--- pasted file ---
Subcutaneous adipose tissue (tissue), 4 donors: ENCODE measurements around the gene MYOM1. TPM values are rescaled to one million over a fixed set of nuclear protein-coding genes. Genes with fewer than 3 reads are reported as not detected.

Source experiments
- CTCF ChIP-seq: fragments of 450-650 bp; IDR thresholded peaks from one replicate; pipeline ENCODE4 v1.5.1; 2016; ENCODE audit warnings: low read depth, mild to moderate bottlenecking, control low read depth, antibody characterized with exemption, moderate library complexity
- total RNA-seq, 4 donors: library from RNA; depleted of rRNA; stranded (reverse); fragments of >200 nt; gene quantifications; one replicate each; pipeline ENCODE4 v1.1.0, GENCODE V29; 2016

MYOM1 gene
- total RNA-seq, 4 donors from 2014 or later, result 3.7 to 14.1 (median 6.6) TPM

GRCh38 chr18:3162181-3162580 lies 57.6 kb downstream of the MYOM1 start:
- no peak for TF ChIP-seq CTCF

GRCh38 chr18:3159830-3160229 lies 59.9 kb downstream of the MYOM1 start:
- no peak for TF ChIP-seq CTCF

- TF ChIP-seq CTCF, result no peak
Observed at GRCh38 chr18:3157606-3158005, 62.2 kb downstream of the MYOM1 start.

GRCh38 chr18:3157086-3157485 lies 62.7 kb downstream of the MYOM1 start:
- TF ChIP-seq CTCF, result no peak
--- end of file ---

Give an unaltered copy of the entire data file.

Subcutaneous adipose tissue (tissue), 4 donors: ENCODE measurements around the gene MYOM1. TPM values are rescaled to one million over a fixed set of nuclear protein-coding genes. Genes with fewer than 3 reads are reported as not detected.

Source experiments
- CTCF ChIP-seq: fragments of 450-650 bp; IDR thresholded peaks from one replicate; pipeline ENCODE4 v1.5.1; 2016; ENCODE audit warnings: low read depth, mild to moderate bottlenecking, control low read depth, antibody characterized with exemption, moderate library complexity
- total RNA-seq, 4 donors: library from RNA; depleted of rRNA; stranded (reverse); fragments of >200 nt; gene quantifications; one replicate each; pipeline ENCODE4 v1.1.0, GENCODE V29; 2016

MYOM1 gene
- total RNA-seq, 4 donors from 2014 or later, result 3.7 to 14.1 (median 6.6) TPM

GRCh38 chr18:3162181-3162580 lies 57.6 kb downstream of the MYOM1 start:
- no peak for TF ChIP-seq CTCF

GRCh38 chr18:3159830-3160229 lies 59.9 kb downstream of the MYOM1 start:
- no peak for TF ChIP-seq CTCF

- TF ChIP-seq CTCF, result no peak
Observed at GRCh38 chr18:3157606-3158005, 62.2 kb downstream of the MYOM1 start.

GRCh38 chr18:3157086-3157485 lies 62.7 kb downstream of the MYOM1 start:
- TF ChIP-seq CTCF, result no peak